NASHVILLE, Tenn. - Alan Jackson is not one to overshare. An imposing figure, he's tall and reserved with cowboy hat pulled down low over his eyes. Even that moustache is a little bit intimidating.
Area homeless and those at risk of becoming homeless will have an opportunity Saturday to connect with service providers who can help them in their time of need, as well as get information about emergency shelter, employment, health care and veterans services.
As a county extension agent, the questions I get are all over the map. One minute I may be talking about pond management or shrimp-like creatures in a ditch and the next minute providing information on how to solve a particular insect problem or turf disease. I have always enjoyed solving mysteries and puzzles. But every once in a while there are those cases that ends with a head scratch and my favorite quote, "I don't know, but I will find out and get back with you."
Many local businesses work every day to make shopping and business experiences a pleasure by creating and maintaining attractive locations. Join us this month in recognizing some of these attractive local businesses by nominating them for our quarterly Win-dex Awards. Nominations for this quarter's awards are being accepted through June 30. This program is our way of recognizing those attractive businesses in our community.
The Liberty County United Way sponsored another of its periodic food distributions to 527 households in Liberty County on May 22 at the Schumann Center in Hinesville.
School cafeterias at elementary and middle schools in Liberty County will be serving free meals to children through June.
NASHVILLE, Tenn. - Gregg Allman is getting married for the seventh time.
The Hinesville Area Arts Council Gallery, 102 Commerce Street, will have special hours this summer due to construction. Hours are 10 a.m.-2 p.m Tuesday-Thursday and extended Thursday from 4-8 p.m. This excludes all class schedules that may keep the space open longer and/or different hours.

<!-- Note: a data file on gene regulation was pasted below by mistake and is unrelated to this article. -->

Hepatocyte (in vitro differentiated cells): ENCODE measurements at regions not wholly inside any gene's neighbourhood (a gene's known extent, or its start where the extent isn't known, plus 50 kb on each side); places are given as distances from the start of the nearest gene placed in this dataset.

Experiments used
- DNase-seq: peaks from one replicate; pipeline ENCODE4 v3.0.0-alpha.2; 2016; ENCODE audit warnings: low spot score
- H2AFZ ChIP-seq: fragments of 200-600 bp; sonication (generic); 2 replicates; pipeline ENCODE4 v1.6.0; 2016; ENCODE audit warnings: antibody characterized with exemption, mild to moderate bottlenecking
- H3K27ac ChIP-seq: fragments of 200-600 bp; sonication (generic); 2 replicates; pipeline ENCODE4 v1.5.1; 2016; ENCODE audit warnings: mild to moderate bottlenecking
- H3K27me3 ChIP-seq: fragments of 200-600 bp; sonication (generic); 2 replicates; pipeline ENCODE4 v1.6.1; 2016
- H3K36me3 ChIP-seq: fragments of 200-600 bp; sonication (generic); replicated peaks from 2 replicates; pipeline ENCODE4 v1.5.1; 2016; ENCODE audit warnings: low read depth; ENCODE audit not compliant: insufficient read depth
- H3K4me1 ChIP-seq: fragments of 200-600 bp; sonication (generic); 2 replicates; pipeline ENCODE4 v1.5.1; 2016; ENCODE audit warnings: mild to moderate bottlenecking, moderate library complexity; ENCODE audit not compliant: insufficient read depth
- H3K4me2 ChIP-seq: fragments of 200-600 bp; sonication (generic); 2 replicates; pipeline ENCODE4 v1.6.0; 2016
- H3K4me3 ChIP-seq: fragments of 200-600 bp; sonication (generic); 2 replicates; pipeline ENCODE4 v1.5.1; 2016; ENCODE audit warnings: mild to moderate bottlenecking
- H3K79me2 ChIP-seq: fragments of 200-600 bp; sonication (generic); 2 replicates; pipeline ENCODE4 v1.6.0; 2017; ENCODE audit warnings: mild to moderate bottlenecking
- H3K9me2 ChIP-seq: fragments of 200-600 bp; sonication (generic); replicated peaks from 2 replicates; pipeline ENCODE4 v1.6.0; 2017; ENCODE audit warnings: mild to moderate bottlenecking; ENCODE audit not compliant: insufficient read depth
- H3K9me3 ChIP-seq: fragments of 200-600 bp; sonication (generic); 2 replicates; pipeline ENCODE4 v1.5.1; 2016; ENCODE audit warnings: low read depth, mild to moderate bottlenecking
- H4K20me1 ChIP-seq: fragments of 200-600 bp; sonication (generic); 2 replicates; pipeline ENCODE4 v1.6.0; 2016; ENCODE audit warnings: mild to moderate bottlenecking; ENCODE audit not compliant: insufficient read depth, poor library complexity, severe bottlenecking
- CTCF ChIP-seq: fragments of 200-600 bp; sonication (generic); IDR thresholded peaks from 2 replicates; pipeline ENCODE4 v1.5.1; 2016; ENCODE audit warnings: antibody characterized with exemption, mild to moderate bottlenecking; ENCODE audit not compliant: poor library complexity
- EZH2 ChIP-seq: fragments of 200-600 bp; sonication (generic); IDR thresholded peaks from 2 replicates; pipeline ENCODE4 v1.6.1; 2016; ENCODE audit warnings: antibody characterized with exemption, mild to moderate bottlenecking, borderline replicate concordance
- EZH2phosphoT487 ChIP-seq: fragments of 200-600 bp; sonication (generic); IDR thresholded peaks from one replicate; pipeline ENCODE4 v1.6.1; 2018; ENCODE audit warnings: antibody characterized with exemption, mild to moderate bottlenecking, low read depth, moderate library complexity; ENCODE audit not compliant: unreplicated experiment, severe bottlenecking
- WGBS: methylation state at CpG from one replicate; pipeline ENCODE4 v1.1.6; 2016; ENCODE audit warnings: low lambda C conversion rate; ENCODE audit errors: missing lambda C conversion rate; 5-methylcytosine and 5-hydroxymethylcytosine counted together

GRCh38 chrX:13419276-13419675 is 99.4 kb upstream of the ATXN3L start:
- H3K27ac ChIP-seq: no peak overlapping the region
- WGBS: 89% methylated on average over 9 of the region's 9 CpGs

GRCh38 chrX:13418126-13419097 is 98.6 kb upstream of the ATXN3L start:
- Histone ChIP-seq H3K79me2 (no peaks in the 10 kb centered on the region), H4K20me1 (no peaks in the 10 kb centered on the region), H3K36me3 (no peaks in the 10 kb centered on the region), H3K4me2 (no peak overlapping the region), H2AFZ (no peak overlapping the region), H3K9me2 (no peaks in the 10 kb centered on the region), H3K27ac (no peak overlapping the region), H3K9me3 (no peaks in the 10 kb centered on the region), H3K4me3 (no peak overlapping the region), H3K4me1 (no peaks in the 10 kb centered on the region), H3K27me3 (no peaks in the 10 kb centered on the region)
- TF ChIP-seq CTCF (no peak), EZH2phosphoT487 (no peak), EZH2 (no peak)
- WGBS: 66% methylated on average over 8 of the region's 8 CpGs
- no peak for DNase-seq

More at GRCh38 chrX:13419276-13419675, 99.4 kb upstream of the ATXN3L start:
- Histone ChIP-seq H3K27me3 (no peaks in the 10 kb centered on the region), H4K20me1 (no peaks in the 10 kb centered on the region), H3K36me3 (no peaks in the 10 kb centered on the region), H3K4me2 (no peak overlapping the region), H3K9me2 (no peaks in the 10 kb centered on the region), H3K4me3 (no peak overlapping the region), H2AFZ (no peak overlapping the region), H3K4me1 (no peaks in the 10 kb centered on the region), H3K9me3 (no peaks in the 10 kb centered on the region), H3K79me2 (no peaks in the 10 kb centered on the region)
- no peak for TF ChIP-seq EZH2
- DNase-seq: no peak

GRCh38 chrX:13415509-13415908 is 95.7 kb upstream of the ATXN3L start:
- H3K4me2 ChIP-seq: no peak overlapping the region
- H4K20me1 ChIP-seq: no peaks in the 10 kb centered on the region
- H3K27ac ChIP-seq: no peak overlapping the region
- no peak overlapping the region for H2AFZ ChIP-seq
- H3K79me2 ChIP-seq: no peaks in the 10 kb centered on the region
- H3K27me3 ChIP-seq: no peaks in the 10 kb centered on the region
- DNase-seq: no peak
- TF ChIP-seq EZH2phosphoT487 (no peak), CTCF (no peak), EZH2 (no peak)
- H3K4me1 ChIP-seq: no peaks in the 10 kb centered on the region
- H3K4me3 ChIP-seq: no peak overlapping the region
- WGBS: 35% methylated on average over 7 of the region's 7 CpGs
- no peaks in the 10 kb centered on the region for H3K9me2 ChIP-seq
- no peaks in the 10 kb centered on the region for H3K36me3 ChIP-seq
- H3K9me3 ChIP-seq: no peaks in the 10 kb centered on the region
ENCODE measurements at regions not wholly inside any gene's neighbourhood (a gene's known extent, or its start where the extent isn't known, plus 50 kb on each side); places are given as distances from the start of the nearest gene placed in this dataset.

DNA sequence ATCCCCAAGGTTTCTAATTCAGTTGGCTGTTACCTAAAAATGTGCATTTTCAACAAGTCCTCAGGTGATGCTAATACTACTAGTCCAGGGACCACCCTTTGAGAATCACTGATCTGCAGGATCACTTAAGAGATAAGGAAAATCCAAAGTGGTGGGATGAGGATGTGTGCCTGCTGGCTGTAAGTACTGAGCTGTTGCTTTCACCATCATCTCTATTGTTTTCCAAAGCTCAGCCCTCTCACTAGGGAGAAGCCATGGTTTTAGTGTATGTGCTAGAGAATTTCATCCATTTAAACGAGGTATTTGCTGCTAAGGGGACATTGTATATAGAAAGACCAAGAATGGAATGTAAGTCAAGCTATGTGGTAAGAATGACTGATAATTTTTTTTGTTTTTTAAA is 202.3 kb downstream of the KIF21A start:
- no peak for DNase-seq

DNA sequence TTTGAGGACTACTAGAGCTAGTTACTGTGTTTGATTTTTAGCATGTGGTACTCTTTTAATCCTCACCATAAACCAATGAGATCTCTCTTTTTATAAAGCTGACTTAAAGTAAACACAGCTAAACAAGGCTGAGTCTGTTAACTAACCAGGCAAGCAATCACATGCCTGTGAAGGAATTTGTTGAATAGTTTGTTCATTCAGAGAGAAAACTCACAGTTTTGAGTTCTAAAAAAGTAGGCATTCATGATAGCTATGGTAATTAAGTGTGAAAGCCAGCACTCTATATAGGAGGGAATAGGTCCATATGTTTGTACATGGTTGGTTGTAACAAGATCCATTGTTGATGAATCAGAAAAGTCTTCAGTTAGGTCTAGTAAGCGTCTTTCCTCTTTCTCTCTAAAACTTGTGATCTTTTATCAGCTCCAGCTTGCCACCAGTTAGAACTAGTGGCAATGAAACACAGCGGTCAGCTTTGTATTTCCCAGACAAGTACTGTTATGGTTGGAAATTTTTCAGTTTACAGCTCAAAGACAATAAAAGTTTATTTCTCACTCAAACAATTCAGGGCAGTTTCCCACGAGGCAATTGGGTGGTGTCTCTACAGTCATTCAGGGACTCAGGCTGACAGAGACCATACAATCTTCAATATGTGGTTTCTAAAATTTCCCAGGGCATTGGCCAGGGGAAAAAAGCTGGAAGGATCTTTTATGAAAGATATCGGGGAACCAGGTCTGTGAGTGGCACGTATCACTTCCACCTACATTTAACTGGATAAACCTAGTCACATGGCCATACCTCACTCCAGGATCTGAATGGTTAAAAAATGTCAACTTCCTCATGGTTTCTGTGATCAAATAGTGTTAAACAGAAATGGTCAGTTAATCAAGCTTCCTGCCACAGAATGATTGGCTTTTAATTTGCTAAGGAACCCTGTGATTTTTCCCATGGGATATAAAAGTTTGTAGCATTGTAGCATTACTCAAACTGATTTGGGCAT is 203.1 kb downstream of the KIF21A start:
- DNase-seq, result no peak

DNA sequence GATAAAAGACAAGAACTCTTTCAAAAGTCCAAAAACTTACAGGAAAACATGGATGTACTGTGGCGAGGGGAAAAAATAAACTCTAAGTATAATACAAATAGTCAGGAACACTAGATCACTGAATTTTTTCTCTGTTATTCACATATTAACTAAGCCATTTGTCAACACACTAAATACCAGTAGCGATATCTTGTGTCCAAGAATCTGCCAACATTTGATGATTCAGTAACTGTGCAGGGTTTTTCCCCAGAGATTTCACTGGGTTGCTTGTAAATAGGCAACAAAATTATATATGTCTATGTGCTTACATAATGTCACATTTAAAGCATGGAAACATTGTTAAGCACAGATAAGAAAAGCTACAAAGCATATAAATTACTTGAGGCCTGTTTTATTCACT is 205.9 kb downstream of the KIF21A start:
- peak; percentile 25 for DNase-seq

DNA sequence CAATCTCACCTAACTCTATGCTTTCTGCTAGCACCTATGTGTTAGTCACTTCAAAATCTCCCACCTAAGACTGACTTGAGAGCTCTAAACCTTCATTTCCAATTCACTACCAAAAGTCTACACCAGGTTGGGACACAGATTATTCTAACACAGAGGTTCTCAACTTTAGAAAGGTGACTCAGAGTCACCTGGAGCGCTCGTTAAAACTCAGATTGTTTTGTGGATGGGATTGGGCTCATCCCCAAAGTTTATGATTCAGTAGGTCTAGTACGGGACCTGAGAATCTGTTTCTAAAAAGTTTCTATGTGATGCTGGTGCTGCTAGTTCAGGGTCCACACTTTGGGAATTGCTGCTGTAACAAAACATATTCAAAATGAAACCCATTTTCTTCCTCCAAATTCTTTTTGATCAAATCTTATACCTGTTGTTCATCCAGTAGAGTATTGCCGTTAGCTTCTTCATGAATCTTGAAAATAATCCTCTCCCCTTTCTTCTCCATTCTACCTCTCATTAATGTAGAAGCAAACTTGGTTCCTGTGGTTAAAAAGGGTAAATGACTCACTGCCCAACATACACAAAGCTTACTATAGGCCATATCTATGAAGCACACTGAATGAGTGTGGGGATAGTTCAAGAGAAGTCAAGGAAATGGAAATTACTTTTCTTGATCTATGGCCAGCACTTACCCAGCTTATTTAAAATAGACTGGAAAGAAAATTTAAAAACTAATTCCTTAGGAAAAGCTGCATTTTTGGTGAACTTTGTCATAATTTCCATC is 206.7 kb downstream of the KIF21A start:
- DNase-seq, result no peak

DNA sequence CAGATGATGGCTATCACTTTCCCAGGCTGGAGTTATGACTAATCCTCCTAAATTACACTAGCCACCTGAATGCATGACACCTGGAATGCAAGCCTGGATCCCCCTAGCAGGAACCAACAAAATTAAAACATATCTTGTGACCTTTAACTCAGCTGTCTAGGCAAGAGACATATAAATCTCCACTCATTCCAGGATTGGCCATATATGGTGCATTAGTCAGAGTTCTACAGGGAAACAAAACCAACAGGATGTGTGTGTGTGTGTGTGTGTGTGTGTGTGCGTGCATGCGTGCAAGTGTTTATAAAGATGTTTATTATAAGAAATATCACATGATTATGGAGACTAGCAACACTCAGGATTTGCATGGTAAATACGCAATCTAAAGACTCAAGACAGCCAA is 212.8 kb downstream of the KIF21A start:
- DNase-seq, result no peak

Water pollution problems happen every day in our community. These problems are caused when we make poor choices around our homes and areas where we live and work.
A huge, bluish-green, cactus-like plant that looks like it could be a prop from a science fiction movie is getting a lot of attention in one Hinesville neighborhood.
Boys can see toy trucks come to life, while parents shop for the produce and agricultural items Thursday in downtown Hinesville.
Michelle Caraballo of Hinesville won the Coastal Courier's Mother's Day Contest.
Keeping Liberty beautiful is supposed to be a group effort. I used to feel a sense of ownership - or actually, a lonely sense of responsibility - when I would see a pile of litter that someone had tossed on the side of the road because, I guess, they wanted their car to be clean.
Two Waldo Pafford Elementary School students have been chosen as state finalists in the National American Miss Georgia Pageant, which will be in July in Atlanta.
I recently read an article about living during the Great Depression. It reminded me about the things I learned from my parents, who both grew up during the Depression. That distinct way of living in that era had an impact on them the rest of their lives.
An organization committed to protecting the Ogeechee River basin will hold its annual meeting and membership drive from noon until 3 p.m Saturday at Love's Seafood Restaurant.
A rare species of termites reported on in the Courier a year ago continued to spread through the building in which they were found, and now they've been discovered in the oak trees in Bradwell Park.